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Moorestown resident helps others in need

Saima Bhutta holds donation drive for Afghan refugees.

Saima Bhutta initiated a donation drive last October for Afghan refugees who were temporarily housed at Joint Base McGuire-Dix-Lakehurst after evacuating their Taliban-led country.

“It was my stance with my organization … I told them that we need to keep doing things in the community on an ongoing basis to make sure that we are an entity in itself, and we are needed by our communities,” said Bhutta, vice president of Muslim Federation of South Jersey. 

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“When I found out about the Afghan refugees, we started doing things at a smaller scale because we have no way of reaching out to the base,” she added.

After residents and organizations such as the Islamic Center of South Jersey became involved with the drive and Bhutta ran out of space to collect donations in her home, she was granted space in the basement of the Community House of Moorestown. 

Bhutta also connected with a commander at Fort Dix who helped her get security clearance to deliver the donated items.

“We got the clearance and once we got the clearance, we were able to take the trucks full of donation supplies to the base and we started doing that,” Bhutta noted. “ … Every few weeks, we would pack a big truck and take it. We were only providing them with the items that they really needed.”

Bhutta and volunteers collected items such as clothing, shoes, backpacks and sanitary items for adults and children.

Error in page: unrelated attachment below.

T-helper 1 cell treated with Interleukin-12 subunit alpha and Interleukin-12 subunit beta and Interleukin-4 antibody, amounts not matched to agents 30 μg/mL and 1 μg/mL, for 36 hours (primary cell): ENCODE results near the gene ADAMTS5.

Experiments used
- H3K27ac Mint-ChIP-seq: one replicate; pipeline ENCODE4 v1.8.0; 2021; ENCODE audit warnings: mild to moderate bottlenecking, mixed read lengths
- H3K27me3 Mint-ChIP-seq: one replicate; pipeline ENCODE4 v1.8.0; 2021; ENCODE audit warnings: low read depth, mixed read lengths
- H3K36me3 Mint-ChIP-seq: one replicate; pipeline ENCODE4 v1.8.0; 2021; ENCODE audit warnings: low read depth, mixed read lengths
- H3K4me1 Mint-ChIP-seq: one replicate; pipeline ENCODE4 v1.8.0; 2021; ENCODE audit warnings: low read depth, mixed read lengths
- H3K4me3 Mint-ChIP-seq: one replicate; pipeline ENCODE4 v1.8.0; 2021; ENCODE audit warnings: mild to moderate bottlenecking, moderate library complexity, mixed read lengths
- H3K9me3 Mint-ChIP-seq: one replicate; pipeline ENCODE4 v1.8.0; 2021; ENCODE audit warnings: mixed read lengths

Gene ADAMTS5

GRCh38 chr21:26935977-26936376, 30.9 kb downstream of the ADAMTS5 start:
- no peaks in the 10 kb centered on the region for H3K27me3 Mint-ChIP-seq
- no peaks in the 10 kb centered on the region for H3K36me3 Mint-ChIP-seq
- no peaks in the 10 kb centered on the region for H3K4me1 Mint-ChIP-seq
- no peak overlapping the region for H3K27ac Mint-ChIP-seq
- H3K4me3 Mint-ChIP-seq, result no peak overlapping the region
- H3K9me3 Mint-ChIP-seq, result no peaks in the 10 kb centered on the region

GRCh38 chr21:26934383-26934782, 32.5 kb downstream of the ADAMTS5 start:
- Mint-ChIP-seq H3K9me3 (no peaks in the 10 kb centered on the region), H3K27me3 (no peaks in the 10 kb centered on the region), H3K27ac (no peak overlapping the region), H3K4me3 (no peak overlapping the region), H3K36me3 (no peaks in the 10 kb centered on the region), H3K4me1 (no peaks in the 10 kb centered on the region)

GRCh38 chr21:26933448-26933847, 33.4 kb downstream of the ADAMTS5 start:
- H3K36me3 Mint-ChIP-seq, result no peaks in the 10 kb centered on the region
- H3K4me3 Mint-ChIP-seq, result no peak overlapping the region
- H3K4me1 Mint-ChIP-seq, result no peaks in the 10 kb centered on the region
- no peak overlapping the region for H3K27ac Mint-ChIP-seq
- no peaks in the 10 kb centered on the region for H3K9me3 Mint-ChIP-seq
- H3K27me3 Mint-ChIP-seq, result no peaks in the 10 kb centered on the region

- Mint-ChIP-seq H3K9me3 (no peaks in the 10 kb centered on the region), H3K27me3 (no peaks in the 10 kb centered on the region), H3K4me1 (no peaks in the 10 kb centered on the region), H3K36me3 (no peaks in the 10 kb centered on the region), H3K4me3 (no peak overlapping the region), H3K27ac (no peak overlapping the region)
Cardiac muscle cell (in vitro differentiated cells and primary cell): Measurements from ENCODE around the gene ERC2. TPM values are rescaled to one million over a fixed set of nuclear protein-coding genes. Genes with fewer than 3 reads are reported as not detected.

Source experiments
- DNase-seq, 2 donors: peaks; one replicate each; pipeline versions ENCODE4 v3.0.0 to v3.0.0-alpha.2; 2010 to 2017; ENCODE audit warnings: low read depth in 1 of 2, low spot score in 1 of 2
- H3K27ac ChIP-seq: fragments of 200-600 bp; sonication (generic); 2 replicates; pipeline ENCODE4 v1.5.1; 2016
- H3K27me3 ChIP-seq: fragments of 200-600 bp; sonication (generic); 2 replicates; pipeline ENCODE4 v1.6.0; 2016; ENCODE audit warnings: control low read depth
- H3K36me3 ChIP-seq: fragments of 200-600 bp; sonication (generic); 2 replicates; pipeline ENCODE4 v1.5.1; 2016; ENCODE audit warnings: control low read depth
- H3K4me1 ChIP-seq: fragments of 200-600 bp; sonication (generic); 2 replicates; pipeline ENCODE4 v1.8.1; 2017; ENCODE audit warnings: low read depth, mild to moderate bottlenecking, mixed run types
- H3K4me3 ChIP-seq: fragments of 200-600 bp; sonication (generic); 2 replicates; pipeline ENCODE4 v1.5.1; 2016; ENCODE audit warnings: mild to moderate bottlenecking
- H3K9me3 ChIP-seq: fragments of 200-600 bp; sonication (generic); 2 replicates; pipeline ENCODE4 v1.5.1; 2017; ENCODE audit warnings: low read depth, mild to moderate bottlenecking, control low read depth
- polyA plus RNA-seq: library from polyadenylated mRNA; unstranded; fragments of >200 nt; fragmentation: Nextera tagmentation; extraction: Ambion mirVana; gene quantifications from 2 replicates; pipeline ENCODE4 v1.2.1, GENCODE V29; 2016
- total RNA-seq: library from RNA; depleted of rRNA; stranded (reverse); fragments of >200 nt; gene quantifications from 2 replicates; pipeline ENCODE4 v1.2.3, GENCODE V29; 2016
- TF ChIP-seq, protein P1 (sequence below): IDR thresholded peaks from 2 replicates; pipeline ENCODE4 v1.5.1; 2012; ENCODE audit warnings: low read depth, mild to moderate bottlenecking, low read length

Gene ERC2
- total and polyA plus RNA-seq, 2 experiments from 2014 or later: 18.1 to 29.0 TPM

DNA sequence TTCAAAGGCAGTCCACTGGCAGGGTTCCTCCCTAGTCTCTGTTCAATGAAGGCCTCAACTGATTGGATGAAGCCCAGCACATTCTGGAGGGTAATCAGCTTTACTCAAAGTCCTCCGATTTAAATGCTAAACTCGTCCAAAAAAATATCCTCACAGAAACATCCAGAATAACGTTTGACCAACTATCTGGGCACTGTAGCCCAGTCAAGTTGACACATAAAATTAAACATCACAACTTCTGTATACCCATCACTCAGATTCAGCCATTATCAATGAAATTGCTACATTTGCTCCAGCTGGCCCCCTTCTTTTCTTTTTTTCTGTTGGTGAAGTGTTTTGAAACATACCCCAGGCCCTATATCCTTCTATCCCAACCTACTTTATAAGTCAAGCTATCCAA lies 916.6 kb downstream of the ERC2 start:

The Muslim Federation and other organizations also helped children who were attending school on the base.

“We did a big drive and we were able to get them 300 backpacks filled with school supplies from just our community in South Jersey,” Bhutta noted. “We were able to get many from North Jersey and others.”

The federation honored the donation drive’s many volunteers at the Community House on March 13.

Bhutta and the federation also work with the resettlement agency Catholic Charities to provide furniture and household items for Afghan families who have left the base and resettled.

“These Afghans don’t have any household supplies, so we were reaching out to our communities … so we were able to get such good pieces of furniture and we reached out to (the) Charities and then they started, slowly but surely, starting picking (it) up,” Bhutta said.

“They were able to store this furniture and would take it to the people who needed (it), the refugees, as they asked for it.”

The drive ended in February but Bhutta is thankful for those who were involved.

“Somebody who starts a small thing from a garage never thinks that this could become so big … ’’ she said. “Thank God we did a good job and we were able to get things done in a timely manner.”


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